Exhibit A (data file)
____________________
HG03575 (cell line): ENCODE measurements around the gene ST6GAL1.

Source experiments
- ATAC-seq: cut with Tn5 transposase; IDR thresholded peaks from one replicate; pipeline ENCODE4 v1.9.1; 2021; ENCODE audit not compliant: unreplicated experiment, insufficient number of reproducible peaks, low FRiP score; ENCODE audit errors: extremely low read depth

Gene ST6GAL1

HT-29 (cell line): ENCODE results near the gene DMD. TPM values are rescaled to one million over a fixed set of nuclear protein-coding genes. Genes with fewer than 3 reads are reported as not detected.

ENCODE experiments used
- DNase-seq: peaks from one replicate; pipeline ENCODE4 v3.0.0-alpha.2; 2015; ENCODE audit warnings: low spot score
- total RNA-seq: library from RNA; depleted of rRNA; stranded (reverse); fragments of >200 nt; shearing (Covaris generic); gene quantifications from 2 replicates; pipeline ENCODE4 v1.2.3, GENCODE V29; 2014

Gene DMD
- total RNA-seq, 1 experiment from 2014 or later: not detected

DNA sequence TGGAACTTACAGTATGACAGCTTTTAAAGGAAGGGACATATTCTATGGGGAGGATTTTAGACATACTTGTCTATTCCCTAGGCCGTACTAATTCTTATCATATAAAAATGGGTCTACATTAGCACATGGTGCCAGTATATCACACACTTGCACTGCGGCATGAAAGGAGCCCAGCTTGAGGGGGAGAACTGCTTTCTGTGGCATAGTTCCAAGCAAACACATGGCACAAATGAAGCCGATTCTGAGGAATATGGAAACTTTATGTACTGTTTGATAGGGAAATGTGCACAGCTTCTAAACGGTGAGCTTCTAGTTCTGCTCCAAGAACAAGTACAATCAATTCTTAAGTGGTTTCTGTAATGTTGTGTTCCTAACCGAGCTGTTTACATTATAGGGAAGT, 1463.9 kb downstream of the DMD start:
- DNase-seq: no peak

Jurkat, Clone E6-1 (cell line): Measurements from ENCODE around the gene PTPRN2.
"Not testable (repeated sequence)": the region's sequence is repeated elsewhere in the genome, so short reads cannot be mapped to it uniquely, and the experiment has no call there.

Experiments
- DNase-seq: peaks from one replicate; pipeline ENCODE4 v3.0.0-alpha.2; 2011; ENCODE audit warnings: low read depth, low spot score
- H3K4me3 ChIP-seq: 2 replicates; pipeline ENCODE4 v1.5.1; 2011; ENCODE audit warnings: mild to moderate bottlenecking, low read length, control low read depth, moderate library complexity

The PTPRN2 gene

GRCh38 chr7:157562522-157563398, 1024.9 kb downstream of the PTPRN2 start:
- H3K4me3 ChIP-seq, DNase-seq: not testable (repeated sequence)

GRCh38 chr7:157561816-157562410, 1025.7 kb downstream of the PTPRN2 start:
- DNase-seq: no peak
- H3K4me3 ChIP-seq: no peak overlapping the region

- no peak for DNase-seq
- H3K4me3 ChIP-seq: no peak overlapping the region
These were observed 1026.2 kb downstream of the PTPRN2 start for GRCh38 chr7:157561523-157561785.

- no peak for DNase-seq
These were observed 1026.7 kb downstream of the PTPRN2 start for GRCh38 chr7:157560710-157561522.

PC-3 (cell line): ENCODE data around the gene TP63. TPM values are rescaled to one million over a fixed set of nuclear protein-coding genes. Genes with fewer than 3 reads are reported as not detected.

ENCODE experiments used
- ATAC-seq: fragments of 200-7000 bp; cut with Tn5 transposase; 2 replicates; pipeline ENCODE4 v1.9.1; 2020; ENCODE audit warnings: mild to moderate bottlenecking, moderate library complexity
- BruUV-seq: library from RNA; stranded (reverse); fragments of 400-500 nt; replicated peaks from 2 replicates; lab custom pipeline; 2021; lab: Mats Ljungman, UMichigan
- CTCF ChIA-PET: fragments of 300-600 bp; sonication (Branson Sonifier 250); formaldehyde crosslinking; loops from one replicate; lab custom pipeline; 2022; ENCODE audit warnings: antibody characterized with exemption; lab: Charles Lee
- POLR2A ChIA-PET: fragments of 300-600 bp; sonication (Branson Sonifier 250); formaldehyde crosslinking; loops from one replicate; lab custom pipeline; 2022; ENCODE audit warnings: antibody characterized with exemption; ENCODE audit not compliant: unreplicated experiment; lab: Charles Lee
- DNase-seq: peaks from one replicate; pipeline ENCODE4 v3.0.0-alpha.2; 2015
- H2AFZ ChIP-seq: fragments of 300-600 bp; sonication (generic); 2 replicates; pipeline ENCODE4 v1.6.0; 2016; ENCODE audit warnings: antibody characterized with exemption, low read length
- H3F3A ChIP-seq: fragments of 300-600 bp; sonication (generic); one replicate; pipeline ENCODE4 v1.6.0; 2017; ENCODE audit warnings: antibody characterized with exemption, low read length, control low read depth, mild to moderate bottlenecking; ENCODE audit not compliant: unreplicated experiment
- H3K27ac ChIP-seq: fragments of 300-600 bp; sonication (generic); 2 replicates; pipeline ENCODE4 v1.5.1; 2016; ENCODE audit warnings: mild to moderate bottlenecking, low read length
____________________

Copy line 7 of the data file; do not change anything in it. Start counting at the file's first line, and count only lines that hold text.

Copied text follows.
- DNase-seq: peaks from one replicate; pipeline ENCODE4 v3.0.0-alpha.2; 2015; ENCODE audit warnings: low spot score